Playoff Preview: San Antonio Spurs vs. Oklahoma City Thunder

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SEASON RECORDS

San Antonio 50-16 (1 seed)
Oklahoma City 47-19 (2 seed)

SEASON SERIES
San Antonio took the season series 2-1, however Manu Ginobili missed all of them (which might worry Thunder fans), the games were in March and earlier, bottom line these teams are different now.

OFFENSE/DEFENSE RANKINGS (points per 100 possession)


San Antonio: offense 108.5 (1st in NBA); defense 100.6 (11th)
Oklahoma City: offense 107.1 (2nd); defense 100 (9th)

THREE KEY SPURS:

Tony Parker: He outdueled Chris Paul, so as his reward he gets Russell Westbrook. In one key regular season meeting between these teams Gregg Popovich asked Parker to attack Westbrook on offense, to wear him down and make him work at both ends, he did taking 29 shots and scoring 42 points. It worked. Expect a lot of that this series. On the other end, Parker is going to have to defend the pick-and-roll as well as he did last series (although don’t be shocked if Popovich has Parker cover Thabo Sefolosha and puts Danny Green on Westbrook for long stretches).

Tim Duncan: He has been fantastic in these playoffs, but the “old man” is about to be put to the test with the long and athletic Serge Ibaka shadowing him. Duncan and Parker (and Manu Ginobili) will keep the ball moving until the Spurs get open shots, but they have to produce themselves as well. Duncan has to get points inside against a big front line of Ibaka and Kendrick Perkins.

Kawhi Leonard: He is the guy who is assigned the impossible task of guarding Kevin Durant. Nobody is stopping as good a pure scorer as there is the game, but if he can make Durant really work for his points — keep him shooting contested long jumpers — and not be efficient, it will put pressure on the Thunder to keep up with all the points the Spurs offense will score.

THREE KEY THUNDER:

Russell Westbrook: To me, Westbrook is the key to this series. San Antonio did a great job containing Chris Paul by zoning him off when he came off the pick and moved to the wing, but that’s not how Westbrook attacks off the pick-and-roll — Westbrook prefers to come off near the top of the key and dive straight down the lane to the basket. It’s harder for the Spurs to defend and if Westbrook can get into the paint he can get the Thunder the points they will need to hang in this series and win it.

On the other end of the floor, he has to make Parker work for his shots, get the ball out of his hands and contain him on the pick-and-roll. Nothing is stopping the Spurs offense, but the Thunder need to find a way to slow it.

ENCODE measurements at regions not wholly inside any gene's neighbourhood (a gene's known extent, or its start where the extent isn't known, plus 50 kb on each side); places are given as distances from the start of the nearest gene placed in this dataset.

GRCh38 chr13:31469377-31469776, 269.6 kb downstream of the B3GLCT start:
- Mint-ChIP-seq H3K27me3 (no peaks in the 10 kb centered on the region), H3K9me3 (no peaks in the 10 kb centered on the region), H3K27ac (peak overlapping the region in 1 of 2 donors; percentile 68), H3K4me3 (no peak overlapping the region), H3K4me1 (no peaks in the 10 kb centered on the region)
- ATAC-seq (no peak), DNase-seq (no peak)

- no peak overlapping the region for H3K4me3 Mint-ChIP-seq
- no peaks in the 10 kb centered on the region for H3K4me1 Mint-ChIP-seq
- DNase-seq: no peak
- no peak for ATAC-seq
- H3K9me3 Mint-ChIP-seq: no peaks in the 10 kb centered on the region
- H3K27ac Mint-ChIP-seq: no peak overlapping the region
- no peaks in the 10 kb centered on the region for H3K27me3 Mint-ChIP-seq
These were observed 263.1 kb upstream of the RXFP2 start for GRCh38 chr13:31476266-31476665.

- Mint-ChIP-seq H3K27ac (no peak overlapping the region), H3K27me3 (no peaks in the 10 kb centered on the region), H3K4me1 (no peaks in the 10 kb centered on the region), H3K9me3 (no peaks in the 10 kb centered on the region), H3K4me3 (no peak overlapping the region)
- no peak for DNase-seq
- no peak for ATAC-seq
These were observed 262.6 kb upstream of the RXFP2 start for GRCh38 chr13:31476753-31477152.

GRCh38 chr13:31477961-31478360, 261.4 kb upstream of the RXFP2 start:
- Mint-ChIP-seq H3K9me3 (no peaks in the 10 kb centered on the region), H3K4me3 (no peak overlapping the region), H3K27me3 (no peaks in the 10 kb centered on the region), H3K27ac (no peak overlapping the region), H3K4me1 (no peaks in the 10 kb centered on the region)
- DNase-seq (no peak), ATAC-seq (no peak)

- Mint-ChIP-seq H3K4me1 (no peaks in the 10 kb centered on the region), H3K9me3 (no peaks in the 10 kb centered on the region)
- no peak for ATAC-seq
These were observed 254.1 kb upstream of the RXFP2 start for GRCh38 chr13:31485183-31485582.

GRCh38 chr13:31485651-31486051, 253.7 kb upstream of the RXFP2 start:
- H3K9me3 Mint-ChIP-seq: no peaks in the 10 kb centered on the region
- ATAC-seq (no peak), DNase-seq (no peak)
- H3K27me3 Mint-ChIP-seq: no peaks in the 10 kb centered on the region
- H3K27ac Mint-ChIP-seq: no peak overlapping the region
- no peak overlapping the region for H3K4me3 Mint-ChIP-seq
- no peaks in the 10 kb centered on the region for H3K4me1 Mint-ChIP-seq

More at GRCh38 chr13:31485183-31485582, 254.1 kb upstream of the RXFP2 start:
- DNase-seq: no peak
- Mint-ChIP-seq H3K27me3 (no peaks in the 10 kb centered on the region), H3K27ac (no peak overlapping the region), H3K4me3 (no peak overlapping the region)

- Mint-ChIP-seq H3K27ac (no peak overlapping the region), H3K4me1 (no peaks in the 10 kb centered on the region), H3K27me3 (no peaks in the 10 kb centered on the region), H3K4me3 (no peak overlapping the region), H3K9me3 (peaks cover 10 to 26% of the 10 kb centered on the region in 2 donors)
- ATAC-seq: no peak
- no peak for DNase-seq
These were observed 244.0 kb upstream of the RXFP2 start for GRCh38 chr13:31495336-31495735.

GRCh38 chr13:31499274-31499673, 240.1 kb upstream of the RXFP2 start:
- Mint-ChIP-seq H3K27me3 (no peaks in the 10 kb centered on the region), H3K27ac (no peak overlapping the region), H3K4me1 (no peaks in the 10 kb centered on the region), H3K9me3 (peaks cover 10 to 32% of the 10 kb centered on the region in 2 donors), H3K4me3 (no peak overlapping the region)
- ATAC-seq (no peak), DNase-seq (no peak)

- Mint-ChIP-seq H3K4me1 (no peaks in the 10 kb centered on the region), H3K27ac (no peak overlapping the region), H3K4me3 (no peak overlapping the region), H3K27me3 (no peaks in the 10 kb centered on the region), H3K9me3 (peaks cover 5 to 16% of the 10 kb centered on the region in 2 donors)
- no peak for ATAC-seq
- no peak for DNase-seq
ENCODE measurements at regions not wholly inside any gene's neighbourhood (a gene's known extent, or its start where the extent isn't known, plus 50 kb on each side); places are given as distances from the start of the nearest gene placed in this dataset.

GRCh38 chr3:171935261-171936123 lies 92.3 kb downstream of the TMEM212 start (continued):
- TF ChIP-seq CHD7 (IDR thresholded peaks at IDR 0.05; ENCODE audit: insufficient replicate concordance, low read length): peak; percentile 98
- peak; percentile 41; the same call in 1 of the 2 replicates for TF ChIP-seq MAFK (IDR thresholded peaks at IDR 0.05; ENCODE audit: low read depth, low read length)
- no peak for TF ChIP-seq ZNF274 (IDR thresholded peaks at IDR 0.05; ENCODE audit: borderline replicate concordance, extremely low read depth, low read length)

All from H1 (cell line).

Kevin Durant: This is obvious, but in a series where the Thunder need to put up points they will need big, efficient nights from him. That means not all pull up jumpers, he needs to get to the rim as well. Last meeting between these teams he was 8-19 shooting, he needs to be better this time around.

James Harden: Harden is the Sixth man of the Year, but the Spurs are deeper and get fantastic bench production. Harden needs to find a way to match it or come close. Also, he’s going to be the ball handler at the end of close games – and there will be close games — and his ability to make plays for others will be key.

OUTLOOK

This will get painted as a “pass the torch” series with the rising Thunder trying to take the mantle as the next great team in the West. In reality, the Thunder are going to have to rip that torch out of the Spurs hands, San Antonio isn’t done with it.

These are the two best offenses in the association and this whole series really boils down to this — which team can get more consistent stops?

It’s going to be hard for the Thunder, despite their length and athleticism. In their regular season meetings the Spurs just carved the Thunder defense up — and San Antonio is playing better now. The Spurs offense uses pressure and fantastic ball movement to get the shots they want — at the rim, the corner three, or specific jumpers like Duncan’s 15-foot bank. The Spurs are 8-0 in these playoffs and having’t lost since you were doing taxes because they get their shots on their terms. San Antonio will wait for the eager and active Thunder defense to overreact to something then in two quick passes get a good look or a matchup they want. They did it in the regular season matchups between these teams.